People are continually reminding me how dreadful I am with Clematis and how they always die – sometimes before I even get them to the check-out. Well, this particular clematis is a bit different. When we moved from the previous garden I took several clematis with me, one of them was planted in the compost heap and trained into the large ornamental cherry at the corner of the garden. I knew it was a Montana (mile-a-minute) group type but I had to go hunting through the old garden Plant List on this site to find out the exact variety.
After some sleuthing, it turns out that it is indeed a Clematis Montana “Wilsonii”, a lovely white flowered Montana that is actually scented – unusual for a clematis. I brought it with us when we moved and I must have conveniently ignored the fact that it was a Montana when I planted it against the stout ornamental blossom tree in the front border. Understandably, it didn’t flower last year when it was transplanted, but this year it erupted into flower all along it’s length, which incidentally went from knee-height to “way overhead” in the space of a few months.
This is actually the very first time this clematis has flowered since it was planted three years ago. It’s been a long wait but when you see these flowers dangling about the tree then it is worth it.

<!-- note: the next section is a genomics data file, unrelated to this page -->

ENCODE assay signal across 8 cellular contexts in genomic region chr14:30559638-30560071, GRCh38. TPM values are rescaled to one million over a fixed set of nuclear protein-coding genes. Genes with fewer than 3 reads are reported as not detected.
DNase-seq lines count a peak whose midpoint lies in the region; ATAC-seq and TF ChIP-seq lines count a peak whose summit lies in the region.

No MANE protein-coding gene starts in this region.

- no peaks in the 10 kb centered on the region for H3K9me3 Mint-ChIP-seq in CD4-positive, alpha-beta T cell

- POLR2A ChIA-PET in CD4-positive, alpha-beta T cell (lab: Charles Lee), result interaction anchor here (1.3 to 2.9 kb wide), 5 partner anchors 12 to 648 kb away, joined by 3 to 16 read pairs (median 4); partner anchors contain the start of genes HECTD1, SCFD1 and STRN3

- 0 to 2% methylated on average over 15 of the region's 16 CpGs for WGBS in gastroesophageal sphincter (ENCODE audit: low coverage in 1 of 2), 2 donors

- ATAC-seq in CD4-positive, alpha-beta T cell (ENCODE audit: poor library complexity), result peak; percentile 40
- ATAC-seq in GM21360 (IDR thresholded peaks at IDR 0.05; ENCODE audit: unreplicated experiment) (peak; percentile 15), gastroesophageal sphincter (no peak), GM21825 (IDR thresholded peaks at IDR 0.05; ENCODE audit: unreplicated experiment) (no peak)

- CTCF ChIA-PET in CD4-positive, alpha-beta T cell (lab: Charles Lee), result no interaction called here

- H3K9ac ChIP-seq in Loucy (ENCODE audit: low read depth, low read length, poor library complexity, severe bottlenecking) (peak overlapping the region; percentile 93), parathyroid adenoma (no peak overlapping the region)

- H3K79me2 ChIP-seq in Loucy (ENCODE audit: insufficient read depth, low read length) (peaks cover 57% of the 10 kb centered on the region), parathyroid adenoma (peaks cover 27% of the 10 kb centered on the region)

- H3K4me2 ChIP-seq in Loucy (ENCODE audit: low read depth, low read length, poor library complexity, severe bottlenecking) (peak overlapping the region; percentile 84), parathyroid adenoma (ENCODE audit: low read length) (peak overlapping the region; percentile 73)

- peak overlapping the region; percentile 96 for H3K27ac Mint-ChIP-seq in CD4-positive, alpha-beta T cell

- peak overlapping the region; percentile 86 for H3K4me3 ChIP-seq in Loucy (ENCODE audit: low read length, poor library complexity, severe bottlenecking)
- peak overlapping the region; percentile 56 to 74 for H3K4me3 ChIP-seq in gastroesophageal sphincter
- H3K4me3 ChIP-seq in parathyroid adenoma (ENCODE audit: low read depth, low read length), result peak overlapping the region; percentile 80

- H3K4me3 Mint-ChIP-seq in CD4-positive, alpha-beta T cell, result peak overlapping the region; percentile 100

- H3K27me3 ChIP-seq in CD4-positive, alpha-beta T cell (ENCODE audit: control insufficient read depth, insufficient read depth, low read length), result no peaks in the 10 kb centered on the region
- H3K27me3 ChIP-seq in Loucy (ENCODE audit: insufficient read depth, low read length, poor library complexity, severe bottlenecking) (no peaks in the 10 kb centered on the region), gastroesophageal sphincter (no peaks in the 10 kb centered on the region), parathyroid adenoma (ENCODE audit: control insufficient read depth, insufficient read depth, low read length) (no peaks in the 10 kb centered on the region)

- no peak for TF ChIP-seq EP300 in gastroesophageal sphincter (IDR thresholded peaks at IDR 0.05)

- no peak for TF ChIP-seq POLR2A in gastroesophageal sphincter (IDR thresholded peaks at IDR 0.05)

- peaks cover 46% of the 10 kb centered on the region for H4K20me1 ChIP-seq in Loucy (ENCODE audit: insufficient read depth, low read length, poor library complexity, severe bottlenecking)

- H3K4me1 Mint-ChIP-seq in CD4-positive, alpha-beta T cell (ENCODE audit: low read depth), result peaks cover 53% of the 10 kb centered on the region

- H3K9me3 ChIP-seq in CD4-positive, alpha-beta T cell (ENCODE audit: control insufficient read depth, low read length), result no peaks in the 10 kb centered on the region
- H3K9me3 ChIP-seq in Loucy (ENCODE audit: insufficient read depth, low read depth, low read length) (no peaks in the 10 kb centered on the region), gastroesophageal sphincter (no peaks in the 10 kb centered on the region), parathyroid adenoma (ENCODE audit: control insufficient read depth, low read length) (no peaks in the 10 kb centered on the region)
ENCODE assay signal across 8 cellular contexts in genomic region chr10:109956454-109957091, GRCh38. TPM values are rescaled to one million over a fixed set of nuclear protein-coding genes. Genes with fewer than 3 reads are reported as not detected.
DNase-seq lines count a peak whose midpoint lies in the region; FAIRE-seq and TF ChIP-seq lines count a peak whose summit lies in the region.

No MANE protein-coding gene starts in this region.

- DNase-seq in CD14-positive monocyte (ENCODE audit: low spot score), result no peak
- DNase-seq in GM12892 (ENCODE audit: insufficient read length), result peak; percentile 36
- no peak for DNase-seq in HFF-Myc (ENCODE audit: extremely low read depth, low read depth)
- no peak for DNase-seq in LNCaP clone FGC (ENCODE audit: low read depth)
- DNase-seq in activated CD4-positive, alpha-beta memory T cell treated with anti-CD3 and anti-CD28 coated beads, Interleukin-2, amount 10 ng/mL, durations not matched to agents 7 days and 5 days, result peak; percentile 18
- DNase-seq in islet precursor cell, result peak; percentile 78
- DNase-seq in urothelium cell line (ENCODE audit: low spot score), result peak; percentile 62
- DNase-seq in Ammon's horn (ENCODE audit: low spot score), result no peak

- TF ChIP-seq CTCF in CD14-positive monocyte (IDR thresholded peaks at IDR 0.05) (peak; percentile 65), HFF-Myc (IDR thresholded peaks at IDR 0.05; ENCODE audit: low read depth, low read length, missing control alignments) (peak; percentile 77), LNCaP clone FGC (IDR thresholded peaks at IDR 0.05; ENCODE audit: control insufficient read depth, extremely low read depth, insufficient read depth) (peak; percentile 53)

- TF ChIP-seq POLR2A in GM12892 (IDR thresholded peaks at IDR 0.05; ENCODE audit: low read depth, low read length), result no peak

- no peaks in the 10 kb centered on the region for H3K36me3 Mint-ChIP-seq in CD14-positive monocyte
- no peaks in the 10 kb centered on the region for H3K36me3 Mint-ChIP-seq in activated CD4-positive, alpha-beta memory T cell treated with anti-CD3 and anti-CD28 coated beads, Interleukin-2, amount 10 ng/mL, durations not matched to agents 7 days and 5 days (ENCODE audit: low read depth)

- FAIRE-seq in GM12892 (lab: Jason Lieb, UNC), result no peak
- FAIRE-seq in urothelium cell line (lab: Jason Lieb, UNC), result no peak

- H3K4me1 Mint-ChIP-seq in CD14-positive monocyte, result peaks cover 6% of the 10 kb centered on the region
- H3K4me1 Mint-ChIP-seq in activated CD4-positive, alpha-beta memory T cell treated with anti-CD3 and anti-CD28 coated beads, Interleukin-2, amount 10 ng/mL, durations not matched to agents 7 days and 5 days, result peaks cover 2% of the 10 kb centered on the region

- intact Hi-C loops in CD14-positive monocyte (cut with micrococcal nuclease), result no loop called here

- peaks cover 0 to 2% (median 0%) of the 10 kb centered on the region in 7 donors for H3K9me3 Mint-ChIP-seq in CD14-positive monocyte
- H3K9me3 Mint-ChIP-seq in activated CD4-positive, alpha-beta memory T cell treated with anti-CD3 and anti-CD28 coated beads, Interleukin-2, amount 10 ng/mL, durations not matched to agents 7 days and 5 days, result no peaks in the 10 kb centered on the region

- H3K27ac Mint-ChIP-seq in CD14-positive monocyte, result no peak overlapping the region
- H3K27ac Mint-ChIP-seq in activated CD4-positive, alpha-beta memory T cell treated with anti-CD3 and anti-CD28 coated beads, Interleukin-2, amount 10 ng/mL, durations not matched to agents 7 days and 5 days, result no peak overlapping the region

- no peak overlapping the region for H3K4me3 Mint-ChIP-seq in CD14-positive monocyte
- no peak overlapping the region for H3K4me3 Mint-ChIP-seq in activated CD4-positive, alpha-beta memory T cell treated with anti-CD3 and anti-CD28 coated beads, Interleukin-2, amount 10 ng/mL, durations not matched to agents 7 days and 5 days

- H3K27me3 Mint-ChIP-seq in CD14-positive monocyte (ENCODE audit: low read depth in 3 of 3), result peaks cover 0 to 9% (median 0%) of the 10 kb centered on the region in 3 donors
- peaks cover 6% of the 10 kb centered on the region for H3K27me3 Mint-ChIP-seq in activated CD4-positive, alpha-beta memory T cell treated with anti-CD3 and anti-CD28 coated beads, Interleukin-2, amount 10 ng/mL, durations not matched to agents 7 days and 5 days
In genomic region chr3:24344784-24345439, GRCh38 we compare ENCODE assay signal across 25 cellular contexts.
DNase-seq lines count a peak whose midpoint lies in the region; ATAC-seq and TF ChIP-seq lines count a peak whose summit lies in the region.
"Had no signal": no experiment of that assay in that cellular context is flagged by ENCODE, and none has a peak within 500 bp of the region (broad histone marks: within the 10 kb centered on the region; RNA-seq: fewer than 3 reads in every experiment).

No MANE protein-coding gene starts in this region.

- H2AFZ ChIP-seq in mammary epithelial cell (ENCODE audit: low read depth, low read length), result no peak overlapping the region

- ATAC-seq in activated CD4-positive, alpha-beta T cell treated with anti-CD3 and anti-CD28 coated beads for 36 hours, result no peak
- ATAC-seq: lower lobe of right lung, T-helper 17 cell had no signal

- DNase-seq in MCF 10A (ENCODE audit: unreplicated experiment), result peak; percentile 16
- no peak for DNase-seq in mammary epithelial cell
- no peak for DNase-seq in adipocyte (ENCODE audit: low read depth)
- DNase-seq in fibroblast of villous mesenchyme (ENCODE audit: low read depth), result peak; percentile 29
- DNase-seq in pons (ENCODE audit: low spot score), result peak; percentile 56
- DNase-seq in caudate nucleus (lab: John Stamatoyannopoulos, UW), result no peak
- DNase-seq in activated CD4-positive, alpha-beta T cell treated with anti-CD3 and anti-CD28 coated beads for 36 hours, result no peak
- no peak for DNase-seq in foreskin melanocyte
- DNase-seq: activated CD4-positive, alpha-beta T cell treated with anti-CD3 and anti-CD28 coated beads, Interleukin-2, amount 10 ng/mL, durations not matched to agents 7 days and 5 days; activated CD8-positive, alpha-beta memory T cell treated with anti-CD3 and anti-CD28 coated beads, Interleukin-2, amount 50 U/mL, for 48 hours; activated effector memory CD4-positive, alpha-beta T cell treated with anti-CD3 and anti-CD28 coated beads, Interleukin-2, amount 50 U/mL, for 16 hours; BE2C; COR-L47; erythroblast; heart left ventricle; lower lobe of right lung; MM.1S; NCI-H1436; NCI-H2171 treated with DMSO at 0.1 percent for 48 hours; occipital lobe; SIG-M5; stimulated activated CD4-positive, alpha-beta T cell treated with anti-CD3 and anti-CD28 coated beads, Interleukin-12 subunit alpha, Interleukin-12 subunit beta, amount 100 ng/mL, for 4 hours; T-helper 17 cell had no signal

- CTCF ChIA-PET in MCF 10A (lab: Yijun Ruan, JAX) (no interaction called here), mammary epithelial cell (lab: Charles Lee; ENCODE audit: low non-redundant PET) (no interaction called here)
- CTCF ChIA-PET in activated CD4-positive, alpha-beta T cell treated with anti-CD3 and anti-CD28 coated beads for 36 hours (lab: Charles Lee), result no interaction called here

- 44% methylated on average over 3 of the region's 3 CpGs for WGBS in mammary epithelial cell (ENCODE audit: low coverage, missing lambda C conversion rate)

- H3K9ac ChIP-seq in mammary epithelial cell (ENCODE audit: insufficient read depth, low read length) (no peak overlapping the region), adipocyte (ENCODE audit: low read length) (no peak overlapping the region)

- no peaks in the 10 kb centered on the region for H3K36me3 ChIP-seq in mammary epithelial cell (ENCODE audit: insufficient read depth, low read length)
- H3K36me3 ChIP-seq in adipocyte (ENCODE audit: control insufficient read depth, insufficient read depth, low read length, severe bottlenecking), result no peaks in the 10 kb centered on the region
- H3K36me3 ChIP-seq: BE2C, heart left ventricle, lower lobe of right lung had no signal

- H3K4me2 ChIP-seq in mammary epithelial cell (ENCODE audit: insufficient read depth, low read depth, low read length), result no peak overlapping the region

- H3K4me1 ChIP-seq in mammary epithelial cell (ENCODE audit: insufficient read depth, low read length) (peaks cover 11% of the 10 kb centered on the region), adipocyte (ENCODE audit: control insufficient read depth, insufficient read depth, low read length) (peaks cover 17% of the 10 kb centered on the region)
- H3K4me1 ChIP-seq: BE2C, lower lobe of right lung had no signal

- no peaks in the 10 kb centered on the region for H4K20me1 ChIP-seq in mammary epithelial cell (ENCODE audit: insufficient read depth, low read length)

I’m not very well organised with labelling plants and recording what I planted where so it was with some surprise that I recognised the Clematis group type when it flowered and then wondered why on earth I would plant it where it is now. I must have had visions of this clematis filling the canopy of the tree with starry flowers, cascading out of the branches and billowing in the wind. The only trouble is that it’s going to cascade out of the branches alright and it’s going to billow on the pavement and across to the other side of the road! I shall have to be careful to keep tabs on this vigorous clematis lest it take over the entire border. Mind you, that might have been the look I was going for all this time. Clematis Montana “Wilsonii” is one of more diminutive Montanas that “only” grow to 9 or 10 metres tall. The tree is currently three metres high and two wide. At least it gets good reviews in online shopping sites.
The really observant among you might notice two types of clematis leaves in the photo above; one belongs to the Montana and there is also a second clematis – thankfully much smaller – called “Star of India” that will make an appearance with luxuriously purple flowers after the white has gone in the summer.
Just for some context and more drooling, a short hop away to a family member’s garden reveals what a more mature Clematis Montana can do and also happens to be indicative of the ultimate size our little one might aspire to:
We’ll have to see just how the roses, clematis, tree and of course, the iconic white picket fence come together in the coming years. Perhaps I am compensating for all that plain gravel in the front by ensuring the borders (and beyond) are filled as much as possible.